The results are in for the 2019 Canadian federal election held October 21, 2019. Canadians made their way to the ballot boxes to elect members of the House of Commons to the 43rd Canadian Parliament. For Winnipeggers, this is the third election in the past year, following last month’s provincial election and the 2018 municipal election.
Comparing the federal and municipal election
In Winnipeg, 64.98 per cent of registered electors voted in the federal election. This is only slightly below the federal national voter turnout of 65.95 per cent, but a significant increase from Winnipeggers’ participation in the 2018 municipal election. Our city’s municipal voter turnout was only 42.33% of registered voters – the lowest turnout for Winnipeg since the 2006 municipal election despite a record high advance turnout.
Winnipeggers are passionate about their city. The municipal election included a vote on the opening of Portage and Main preceded by a wave of support including an on-site Festival with local musicians, artists, food and drinks. But this support didn’t translate at the polls – the turnout was low and Portage and Main remains closed to pedestrians indefinitely. If a contentious issue like the opening of the infamous intersection to pedestrian traffic wasn’t enough to get Winnipeggers to the polls, how do we encourage a higher voter turnout?
Why is voter turnout important?
An election is the most fundamental process of democratic engagement and voter turnout can be a good gauge of the overall health of our democratic system. In striving for Sustainable Development Goal 16: Peace, Justice and Strong Institutions, a high voter turnout generally indicates inclusivity in elections.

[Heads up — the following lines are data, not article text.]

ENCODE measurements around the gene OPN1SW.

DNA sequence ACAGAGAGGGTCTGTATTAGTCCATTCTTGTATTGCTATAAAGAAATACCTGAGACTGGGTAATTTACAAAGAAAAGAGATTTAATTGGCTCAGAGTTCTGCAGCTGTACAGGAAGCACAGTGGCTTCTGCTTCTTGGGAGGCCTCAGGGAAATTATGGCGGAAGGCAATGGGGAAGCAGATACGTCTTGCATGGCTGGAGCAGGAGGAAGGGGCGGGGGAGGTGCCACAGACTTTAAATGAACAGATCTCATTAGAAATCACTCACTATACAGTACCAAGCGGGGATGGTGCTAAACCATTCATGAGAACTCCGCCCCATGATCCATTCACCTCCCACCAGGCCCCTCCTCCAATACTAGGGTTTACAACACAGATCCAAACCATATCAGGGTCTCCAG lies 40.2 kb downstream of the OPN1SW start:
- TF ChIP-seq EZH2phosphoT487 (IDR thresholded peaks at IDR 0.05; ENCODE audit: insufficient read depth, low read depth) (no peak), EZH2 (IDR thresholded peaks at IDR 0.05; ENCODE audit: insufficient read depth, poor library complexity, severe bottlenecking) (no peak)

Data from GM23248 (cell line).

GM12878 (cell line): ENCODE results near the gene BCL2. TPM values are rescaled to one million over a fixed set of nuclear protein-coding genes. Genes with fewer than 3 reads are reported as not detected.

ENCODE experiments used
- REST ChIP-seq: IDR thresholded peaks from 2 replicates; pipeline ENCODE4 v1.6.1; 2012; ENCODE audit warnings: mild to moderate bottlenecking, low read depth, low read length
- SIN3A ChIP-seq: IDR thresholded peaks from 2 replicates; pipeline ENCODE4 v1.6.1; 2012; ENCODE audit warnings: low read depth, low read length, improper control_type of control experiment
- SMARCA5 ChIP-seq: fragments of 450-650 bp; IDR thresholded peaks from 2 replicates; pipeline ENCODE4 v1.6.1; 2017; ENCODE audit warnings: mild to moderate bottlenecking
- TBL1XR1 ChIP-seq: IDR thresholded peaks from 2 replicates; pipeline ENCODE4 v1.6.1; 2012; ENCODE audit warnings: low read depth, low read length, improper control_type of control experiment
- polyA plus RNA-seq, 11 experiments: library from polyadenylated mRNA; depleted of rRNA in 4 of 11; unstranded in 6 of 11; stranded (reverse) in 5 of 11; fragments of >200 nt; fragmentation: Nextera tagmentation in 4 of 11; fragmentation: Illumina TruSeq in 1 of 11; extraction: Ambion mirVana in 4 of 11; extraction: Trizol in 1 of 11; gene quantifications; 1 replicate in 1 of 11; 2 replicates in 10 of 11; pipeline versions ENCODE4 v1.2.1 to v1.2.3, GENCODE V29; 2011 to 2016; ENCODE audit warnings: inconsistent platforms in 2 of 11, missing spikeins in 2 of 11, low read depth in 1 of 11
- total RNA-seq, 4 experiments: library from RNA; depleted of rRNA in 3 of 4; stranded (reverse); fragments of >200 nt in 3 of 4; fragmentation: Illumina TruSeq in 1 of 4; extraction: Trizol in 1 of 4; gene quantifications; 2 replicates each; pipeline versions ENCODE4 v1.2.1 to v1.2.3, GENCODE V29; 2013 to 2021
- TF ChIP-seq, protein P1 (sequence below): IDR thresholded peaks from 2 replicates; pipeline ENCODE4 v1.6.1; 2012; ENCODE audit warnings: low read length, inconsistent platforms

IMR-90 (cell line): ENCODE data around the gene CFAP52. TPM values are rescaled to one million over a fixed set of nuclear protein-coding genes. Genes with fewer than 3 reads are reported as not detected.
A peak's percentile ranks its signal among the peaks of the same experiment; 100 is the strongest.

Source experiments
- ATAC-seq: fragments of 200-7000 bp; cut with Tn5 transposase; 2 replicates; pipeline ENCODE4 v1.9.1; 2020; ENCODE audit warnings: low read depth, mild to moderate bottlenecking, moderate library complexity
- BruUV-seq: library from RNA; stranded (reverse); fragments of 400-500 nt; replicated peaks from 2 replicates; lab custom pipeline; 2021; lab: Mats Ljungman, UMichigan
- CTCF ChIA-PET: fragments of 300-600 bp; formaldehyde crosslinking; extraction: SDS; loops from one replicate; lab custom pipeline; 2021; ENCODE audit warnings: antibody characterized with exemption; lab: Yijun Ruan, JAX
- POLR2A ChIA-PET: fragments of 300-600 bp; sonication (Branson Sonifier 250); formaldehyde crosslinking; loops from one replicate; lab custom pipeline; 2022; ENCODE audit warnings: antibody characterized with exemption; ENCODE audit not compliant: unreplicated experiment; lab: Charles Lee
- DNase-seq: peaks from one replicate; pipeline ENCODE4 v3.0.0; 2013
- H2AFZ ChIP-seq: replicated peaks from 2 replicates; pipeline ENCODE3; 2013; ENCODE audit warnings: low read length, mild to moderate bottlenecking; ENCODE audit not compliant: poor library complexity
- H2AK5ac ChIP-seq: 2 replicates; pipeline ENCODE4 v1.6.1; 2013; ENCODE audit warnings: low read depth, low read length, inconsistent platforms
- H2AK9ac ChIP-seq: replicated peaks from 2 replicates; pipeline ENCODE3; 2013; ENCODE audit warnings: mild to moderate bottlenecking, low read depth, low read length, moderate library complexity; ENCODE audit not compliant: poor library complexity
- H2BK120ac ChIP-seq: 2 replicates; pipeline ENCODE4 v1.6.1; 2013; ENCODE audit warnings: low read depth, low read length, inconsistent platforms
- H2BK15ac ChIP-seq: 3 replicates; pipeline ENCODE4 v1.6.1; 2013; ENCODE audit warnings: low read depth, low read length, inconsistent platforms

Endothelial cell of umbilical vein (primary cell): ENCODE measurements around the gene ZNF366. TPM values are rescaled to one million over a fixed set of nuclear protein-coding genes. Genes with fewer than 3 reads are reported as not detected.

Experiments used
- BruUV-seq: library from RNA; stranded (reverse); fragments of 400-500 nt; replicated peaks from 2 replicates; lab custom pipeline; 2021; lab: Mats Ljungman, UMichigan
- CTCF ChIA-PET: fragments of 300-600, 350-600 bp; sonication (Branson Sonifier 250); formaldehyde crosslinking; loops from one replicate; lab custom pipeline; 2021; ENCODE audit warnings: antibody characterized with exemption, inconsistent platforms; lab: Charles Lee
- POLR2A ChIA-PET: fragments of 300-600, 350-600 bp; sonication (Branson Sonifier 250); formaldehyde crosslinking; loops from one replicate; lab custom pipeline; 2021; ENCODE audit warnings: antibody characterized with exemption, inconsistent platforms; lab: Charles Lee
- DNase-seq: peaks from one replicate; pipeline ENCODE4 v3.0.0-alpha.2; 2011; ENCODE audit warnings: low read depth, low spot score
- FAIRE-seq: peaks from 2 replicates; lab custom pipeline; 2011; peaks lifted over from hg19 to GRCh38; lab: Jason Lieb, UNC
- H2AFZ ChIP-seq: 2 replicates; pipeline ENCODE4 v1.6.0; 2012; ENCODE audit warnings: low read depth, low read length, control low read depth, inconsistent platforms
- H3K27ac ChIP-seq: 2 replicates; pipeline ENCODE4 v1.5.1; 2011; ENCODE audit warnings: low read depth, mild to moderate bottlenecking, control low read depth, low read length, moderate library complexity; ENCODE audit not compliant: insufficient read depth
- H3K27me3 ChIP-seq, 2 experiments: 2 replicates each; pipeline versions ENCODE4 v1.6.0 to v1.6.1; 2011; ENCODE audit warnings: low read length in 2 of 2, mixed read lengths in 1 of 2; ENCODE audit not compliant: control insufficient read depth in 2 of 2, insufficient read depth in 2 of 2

Diversity in voting
Within populations, it is common for some groups to be better represented than others. The largest contributing factors to turnout are age, education and income. Young adults, new Canadians and others who may be less educated on the voting process, the political system and the importance of exercising their right to vote may be less compelled to vote in an election. Further, those less likely to vote – such as visible minorities and marginalized groups – may find the issues that matter most to them are least likely to be reflected in the policies put forth by legacy political parties.
What is the impact on our communities?
A high voter turnout generally means more groups are represented in the election and, with a city as diverse as Winnipeg, we need to continue educating people of all ages and income on the importance of voting and how to vote. A stronger political voice among diverse groups can translate into an improved sense of belonging and a well-represented society.
With such a remarkable discrepancy in voter turnout between federal and municipal elections, it begs the question: why are Winnipeggers more likely to vote in a federal election than a municipal election?
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